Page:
Stockholm Attack Suspect Is 'ISIS Sympathizer' Who 'Partied and Drank'

Stockholm attack
Police cordon the truck that crashed into the Ahlens department store at Drottninggatan in central Stockholm on April 7. Jonathan Nackstrand/AFP/Getty

The Uzbek national suspected of plowing a stolen beer truck into pedestrians on a central Stockholm street on Friday is a sympathizer of the Islamic State militant group (ISIS) who does not adhere to conservative Muslim practices, according to police and local media reports.

Police said Sunday that the father of four, identified by local media as 39-year-old Rakhmat Akilov, had "shown sympathies for extremist organizations," such as ISIS, before the attack.

The suspect, who authorities believe was responsible for the deaths of four people in the attack, had shared ISIS propaganda productions on his Facebook account, according to Swedish newspaper Aftonbladet.

Akilov had liked images of dead bodies after atrocities such as the Boston Marathon bombing and had Facebook connections linked to the Islamic Hizb ut-Tahrir group. He was also a member of a group called "Friends of Libya and Syria," which has shared pro-ISIS propaganda.

But Swedish media reported that he "partied and drank" alcohol, according to AFP news agency, which isn't in line with conservative Muslim practice.

Akilov had worked at a construction company for several months last year and a former colleague of his told Reuters that he had "never expressed any radical or religious views. He was like any normal guy." Swedish police chief Dan Eliasson said he was a "marginal character" who authorities had not investigated before the attack.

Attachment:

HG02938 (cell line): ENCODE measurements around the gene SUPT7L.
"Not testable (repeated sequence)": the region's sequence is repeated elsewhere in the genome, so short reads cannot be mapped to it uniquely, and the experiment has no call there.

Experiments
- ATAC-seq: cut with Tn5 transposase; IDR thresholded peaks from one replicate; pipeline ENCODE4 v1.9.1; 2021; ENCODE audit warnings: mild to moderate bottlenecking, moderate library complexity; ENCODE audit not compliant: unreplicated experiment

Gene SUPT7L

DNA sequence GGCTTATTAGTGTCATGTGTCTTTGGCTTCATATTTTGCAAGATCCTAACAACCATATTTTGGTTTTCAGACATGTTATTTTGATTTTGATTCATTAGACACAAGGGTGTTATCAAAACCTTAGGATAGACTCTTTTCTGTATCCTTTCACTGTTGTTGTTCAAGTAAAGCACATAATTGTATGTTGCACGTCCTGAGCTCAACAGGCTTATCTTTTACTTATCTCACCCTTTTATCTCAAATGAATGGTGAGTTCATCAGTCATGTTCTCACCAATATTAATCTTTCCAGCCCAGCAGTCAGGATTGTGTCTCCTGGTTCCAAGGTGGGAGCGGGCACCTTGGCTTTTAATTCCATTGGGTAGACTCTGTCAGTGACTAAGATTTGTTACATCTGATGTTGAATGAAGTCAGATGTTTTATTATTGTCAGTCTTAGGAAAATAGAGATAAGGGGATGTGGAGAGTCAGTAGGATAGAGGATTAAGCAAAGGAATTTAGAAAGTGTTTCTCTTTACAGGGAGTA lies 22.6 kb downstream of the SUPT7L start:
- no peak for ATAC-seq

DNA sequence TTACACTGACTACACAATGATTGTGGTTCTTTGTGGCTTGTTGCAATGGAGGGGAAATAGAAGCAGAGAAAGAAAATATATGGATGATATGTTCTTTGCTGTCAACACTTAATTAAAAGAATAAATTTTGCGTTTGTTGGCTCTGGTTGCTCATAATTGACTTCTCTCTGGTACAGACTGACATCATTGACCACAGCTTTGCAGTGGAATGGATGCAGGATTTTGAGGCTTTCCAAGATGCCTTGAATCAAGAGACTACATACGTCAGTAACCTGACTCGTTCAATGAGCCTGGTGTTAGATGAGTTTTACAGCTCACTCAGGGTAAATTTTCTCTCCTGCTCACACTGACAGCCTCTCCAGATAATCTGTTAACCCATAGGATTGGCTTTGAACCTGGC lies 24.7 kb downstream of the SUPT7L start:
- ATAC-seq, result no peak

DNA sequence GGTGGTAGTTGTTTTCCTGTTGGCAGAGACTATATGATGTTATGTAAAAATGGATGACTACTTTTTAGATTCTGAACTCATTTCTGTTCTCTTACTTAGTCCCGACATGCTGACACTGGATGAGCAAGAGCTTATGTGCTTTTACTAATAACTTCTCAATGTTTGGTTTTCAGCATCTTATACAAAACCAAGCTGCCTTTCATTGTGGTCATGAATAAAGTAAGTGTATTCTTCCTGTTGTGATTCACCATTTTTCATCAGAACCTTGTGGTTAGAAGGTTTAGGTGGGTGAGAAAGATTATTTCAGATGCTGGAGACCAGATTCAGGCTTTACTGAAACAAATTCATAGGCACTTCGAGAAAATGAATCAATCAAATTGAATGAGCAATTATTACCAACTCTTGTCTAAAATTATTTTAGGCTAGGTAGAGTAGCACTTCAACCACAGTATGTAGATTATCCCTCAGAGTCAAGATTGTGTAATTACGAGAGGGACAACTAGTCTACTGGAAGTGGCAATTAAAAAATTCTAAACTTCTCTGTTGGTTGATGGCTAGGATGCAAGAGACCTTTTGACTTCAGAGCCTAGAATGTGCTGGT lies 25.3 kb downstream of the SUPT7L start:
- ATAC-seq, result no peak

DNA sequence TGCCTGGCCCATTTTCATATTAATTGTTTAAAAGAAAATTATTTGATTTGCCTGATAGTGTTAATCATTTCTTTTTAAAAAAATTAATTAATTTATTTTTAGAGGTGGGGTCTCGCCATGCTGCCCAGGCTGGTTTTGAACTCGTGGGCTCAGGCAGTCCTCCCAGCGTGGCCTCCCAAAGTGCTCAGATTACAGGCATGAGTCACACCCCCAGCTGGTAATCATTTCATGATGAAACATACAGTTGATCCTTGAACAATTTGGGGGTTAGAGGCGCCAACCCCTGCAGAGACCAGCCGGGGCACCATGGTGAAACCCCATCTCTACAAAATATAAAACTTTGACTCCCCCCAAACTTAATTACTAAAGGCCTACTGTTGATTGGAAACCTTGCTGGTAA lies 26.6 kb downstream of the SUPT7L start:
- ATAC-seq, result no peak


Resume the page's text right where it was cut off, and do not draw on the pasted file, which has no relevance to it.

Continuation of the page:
Authorities were seeking Akilov for failing to comply with a deportation order before the attack. The Swedish Migration Agency denied his residency application in June 2016.

The agency told him in December 2016 that he had four weeks to leave Sweden. Authorities believe he then went underground before reappearing on Friday to commit the attack.

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The case bears similarities to that of Anis Amri, the 24-year-old truck attacker in Berlin, who was set to be deported from Germany to Tunisia. Tunis had not sent the relevant identity documents for its citizen to German authorities so he remained in the country before carrying out an attack that killed 12 people. Italian police killed him in a suburb of Milan days later.

Police said on Sunday they have arrested a second suspect in connection with the attack, on the same charge of "suspicion of a terrorist crime (by committing) murder." But they said they were more convinced than ever that the first suspect, Akilov, was the man behind the wheel of the truck.

The country held a minute's silence on Monday to honor those killed, with Swedish Prime Minister Stefan Lofven in attendance at a City Hall ceremony in Stockholm. The attack killed two Swedes, a Belgian national and a British national, as well as injuring 15 people.